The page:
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Claypot Garlic Shrimp with Vermicelli

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Previously Patrick cooked the Steamed Shrimp with Minced Garlic, this dish is always a hot favorite among our friends. Especially when it is cooked with garlic and wine, made it extremely fragrant. One of our friends, Sit Yee suggested that we can even put some vermicelli or Tang Hoon (冬粉) underneath the garlic shrimp, the vermicelli will soak up the sweet broth from the fresh shrimp. That sounds like a delicious dish, thus I’ve decided to give it a try.

I suggest to use whole shrimp / prawn with shell and head on. This will give the broth a much sweeter taste. However this time I only used shelled shrimps without the heads, because I have bought the shrimps before I thought of making this dish. The broth was awesome with the fragrant Chinese Shaoxing cooking wine (紹興酒) and absorbing the sweetness from the fresh shrimp. Plus the aromatic fried garlic gave it a distinct taste too.

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Pan-fried Char Siu / Char Siew (煎叉燒)

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In Malaysia, Char Siu (or Char Siew), as known as Chinese-flavored barbecued meat (typically pork), can be found in most Chinese roasted meat (shao la, 燒腊) stalls along with other roasted meats like duck, chicken and pork. Normally, these mouthwatering roasted meats are displayed in front of the stalls’ window to attract the customers and it is always hard to prevent myself from not buying some when I see them especially the char siu, my big time favorite.

In Los Angeles, it is not too hard to spot on a siu mei (燒味) eatery, which specializes in meat dishes like char siu, soy sauce chicken, roasted duck, white cut chicken, roasted pork etc . There are few good ones around. Therefore I never think of cooking the char siu because I can just grab it easily and I always assume it is too complicated to be made. Char siu literally means “fork roast”. The pork meat is being skewered with long fork and placed in a covered oven or over a grill fire to be roasted. Pork belly is the usually best to used for making char siu because it is much more tenderness and juicy.

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Curry Vegetable / Sayur Lodeh (素菜咖哩)

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We always cook Curry Chicken and never really try on Curry Vegetable. I guess it is more troublesome by just to prepare different types of vegetables, rinse, cut and pre-cook in order to make the dish. However I’ve decided to give it a try as a challenge and great to consume more vegetables too.

Below is just a simple guideline on the types of vegetables to be prepared for this dish. You can always opt in or out on the varieties based on your preference. The most important is actually to make the ground spice from scratch and to adjust the right taste during cooking. You need to adjust the seasoning when cooking. This is a Malay style Curry Vegetable or so called Sayur Lodeh, Curry Vegetable Stew.  Since this was my first time of making the Curry Vegetable, I gave it 3.5 out of 5 difficulty level. If you think this is too complicated, you can always use the easy ready made vegetable/ chicken curry paste available in the Asian market. Next time I will try it out for a simpler and quicker version.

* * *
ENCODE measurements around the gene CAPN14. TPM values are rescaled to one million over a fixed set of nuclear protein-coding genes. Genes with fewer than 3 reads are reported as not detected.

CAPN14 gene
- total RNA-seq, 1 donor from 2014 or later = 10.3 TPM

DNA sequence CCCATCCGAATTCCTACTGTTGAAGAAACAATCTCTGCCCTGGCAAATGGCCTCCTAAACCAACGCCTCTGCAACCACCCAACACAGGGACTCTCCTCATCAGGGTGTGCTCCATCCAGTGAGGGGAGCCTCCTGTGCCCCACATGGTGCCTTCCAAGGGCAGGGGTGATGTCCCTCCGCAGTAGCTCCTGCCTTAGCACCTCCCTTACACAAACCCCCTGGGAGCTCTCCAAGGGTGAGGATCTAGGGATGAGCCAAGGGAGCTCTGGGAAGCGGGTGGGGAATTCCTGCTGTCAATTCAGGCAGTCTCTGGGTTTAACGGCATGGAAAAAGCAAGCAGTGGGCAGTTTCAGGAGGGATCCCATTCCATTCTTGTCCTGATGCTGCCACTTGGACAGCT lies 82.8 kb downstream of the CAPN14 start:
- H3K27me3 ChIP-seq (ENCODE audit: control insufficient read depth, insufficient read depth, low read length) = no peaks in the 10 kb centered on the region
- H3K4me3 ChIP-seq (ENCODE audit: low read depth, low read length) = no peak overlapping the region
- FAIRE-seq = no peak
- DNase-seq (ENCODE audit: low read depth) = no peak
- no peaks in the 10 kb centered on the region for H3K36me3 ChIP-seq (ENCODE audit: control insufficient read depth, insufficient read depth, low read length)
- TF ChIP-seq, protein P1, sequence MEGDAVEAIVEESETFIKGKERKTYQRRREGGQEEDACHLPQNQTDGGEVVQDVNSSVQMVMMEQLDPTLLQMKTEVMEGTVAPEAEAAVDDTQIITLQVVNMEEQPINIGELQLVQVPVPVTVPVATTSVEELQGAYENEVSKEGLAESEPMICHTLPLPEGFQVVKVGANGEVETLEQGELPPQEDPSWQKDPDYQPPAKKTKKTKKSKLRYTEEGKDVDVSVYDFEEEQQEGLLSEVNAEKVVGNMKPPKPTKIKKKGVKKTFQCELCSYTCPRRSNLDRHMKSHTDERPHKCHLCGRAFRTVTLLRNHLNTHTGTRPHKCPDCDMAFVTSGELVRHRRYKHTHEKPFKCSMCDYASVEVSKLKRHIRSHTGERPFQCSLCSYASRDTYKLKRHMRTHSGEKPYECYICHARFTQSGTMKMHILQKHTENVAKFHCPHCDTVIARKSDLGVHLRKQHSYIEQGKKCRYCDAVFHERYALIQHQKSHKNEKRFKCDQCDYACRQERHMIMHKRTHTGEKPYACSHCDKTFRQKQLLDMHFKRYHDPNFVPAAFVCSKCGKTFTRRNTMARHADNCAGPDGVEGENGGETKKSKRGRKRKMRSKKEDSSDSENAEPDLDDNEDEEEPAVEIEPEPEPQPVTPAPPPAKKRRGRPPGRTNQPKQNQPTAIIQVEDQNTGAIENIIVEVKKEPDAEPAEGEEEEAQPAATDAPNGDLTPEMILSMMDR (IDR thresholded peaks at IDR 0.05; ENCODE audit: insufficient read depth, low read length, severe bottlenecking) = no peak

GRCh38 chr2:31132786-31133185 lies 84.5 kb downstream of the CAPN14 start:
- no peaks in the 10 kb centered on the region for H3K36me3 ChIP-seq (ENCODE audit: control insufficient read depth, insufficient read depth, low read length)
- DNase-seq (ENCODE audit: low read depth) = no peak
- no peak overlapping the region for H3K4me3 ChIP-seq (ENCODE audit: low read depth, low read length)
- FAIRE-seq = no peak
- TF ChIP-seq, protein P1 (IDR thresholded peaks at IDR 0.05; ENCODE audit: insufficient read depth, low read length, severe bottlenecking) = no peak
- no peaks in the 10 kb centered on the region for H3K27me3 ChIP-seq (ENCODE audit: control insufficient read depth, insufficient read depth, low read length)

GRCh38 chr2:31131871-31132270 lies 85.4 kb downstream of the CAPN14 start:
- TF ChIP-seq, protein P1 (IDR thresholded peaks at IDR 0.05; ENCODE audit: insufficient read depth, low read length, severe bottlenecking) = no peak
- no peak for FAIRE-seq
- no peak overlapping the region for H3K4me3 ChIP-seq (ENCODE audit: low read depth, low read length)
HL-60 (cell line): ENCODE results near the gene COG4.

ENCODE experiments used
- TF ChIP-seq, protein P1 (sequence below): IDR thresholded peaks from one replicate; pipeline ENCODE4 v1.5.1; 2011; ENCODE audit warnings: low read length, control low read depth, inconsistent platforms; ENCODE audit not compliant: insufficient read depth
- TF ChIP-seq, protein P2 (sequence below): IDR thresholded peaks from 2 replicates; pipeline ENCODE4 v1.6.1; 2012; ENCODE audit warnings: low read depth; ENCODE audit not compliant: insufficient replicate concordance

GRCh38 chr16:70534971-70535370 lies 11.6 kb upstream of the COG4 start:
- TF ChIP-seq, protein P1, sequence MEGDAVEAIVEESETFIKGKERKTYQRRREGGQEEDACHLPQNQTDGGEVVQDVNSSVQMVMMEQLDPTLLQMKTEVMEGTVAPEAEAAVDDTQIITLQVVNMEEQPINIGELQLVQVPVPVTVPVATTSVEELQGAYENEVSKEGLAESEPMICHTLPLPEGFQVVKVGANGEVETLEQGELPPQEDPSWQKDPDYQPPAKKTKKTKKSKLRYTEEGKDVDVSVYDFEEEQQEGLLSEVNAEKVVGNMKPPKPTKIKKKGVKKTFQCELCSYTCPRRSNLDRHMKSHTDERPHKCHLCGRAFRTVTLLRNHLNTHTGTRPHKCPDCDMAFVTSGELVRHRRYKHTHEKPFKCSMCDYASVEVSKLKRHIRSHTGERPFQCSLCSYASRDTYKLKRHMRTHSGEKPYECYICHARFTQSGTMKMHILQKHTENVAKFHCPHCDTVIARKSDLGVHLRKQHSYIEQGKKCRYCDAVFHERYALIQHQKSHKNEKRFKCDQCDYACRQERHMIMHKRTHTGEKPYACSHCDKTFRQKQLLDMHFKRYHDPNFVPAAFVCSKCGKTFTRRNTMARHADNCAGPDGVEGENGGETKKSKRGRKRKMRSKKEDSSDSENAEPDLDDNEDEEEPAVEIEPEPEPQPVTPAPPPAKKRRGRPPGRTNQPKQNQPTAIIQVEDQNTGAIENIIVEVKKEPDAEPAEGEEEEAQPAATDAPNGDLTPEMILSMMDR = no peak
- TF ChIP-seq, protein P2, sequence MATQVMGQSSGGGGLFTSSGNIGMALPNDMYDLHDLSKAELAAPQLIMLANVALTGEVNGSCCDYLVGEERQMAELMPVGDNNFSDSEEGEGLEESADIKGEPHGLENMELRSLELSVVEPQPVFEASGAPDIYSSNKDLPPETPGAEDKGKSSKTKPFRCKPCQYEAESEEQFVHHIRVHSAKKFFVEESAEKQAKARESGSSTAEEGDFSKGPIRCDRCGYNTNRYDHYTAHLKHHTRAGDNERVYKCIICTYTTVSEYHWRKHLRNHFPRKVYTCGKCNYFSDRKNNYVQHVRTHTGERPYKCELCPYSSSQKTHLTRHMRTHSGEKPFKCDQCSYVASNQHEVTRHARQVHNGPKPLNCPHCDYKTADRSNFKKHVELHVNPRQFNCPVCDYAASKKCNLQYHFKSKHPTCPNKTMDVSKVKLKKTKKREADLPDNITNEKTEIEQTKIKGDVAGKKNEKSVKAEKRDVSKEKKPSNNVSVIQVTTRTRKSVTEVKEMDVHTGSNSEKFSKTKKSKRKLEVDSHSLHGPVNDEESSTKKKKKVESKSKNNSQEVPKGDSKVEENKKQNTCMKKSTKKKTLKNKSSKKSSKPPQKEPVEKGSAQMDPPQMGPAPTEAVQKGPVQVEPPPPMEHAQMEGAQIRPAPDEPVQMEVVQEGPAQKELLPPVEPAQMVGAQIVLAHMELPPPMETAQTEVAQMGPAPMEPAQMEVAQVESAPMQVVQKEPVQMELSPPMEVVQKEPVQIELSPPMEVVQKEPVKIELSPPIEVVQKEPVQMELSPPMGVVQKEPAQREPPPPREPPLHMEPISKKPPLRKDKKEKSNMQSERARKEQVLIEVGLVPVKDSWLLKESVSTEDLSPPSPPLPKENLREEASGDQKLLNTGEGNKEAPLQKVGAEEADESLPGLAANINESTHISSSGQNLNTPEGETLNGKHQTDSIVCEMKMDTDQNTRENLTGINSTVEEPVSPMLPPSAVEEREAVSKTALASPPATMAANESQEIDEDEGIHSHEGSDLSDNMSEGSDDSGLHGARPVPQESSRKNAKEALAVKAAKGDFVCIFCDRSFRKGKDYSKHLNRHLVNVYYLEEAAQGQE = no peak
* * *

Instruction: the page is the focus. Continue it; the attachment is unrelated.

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Marble Cake

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Nothing much… I baked this Marble Cake a couple weeks back on a nice and cozy Sunday afternoon. I was thinking to pick up my baking tools again and to prepare a decent sweet dessert for the lay back afternoon. Browsing over a couple of cake varieties and finally I decided to make the Marble Cake with the ingredients available on hand.

I referred to Martha Steward’s Marble Cake Recipe but did some modifications. I cut down the sugar because cake recipes always called for too much sugar. Also I used Ghirardeli 60% dark chocolate morsels mixed with some cocoa powder for the cocoa batter. Do make sure to cool the melted chocolate chips before mixing it into the batter to prevent from cooked.

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Bitter Melon and Pork Stew (苦瓜燜豬肉)

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Not everyone likes the bitter melon (苦瓜). It is a bitter fruit that I used to loathe in childhood. Seriously, I would skip having it every time when it was served in any dishes. My taste buds changed when I grew up. The pork and bitter melon stew is now one of my favorite family dishes, which I missed dearly.

Chinese loves to use the bitter melon in cooking for its bitter flavor such as stir-fries and sours. As for this time, I’ve used it to prepare the “pork and bitter melon stew” to gratify my craving. Nothing fancy is needed else than the ground bean sauce which you are able to get it easily in most Asian food markets. Good thing about this dish is the bitter melon doesn’t taste so bitter after it has been cooked.

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Lama Kitchen is a food and cooking blog fills with savory food with great cooking recipes and ideas for those of you who love food and home cooked meals. Read more